Archive for the ‘Announcements’ Category
The U.S. Department of Health and Human Services and the Centers for Disease Control and Prevention have launched the first-ever, large-scale national health survey to collect detailed health information for Native Hawaiian and Pacific Islander (NHPI) households; the Native Hawaiian/Pacific Islander National Health Interview Survey. The information will be collected through the National Health Interview Survey, which is conducted by CDC’s National Center for Health Statistics, and is the nation’s largest in-person, household health survey. Never before has there been a study of this scale to assess the health needs of NHPIs, and this type of survey has long been called for by the NHPI community. This important effort will help improve understanding of the health concerns faced by this community and to identify areas of opportunity for the federal government to better address these concerns.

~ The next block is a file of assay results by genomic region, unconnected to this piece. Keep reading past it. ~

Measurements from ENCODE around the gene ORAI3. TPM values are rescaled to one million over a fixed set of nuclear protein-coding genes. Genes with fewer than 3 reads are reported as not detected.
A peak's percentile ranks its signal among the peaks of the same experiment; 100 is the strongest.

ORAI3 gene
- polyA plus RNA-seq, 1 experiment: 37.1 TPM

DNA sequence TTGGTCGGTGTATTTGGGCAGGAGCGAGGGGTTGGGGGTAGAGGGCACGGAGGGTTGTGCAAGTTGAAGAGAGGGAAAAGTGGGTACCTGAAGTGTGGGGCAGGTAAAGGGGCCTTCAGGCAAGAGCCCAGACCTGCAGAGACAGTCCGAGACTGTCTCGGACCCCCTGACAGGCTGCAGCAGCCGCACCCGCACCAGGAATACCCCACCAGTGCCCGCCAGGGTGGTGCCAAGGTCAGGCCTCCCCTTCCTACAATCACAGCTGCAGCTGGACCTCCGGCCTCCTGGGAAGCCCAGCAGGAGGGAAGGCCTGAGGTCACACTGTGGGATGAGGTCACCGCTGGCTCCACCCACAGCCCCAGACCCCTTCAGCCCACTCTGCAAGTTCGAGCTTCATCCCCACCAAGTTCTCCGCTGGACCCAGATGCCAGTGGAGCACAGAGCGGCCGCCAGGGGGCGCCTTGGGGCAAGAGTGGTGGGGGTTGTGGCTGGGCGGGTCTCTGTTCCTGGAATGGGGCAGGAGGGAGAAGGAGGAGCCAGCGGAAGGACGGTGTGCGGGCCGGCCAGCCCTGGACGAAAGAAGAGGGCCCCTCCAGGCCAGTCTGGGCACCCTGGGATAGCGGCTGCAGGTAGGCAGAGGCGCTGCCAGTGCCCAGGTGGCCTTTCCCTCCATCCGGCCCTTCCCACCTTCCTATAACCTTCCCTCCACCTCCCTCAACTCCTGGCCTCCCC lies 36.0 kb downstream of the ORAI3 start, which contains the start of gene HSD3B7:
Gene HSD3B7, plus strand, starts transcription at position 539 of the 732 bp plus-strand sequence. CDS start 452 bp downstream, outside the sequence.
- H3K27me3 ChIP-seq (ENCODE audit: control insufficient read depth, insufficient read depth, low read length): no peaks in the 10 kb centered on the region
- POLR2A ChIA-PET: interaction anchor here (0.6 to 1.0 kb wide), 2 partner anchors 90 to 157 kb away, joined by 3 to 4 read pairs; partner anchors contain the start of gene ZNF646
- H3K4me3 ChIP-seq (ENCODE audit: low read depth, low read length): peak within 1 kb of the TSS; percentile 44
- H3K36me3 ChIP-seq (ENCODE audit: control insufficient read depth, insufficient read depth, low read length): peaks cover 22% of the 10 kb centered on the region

The Native Hawaiian/Pacific Islanders National Health Interview Survey will include a sample of approximately 4,000 households. Data collection for the survey begins in February 2014 and findings will be available in the summer of 2015. The data will help public health researchers to produce reports on a wide range of important health indicators for the Native Hawaiian/Pacific Islander population. According to the 2010 U.S. Census, Native Hawaiians and Pacific Islanders comprise just 0.4% of the total U.S. population, which makes it difficult to include them in sufficient numbers in most national population-based health surveys. The lack of reliable health data for this population has made it difficult to assess their health status and health care utilization. However, the available data for this population indicates that they experience significant health disparities when compared to other groups, such as lower utilization of health care services and higher rates of chronic diseases, such as diabetes and obesity.
Three hundred four (304) new MeSH Headings were added in 2014. Forty-eight (48) MeSH Headings were either changed or deleted and replaced with more up-to-date terminology. Three new publication types have been introduced for 2014 MeSH: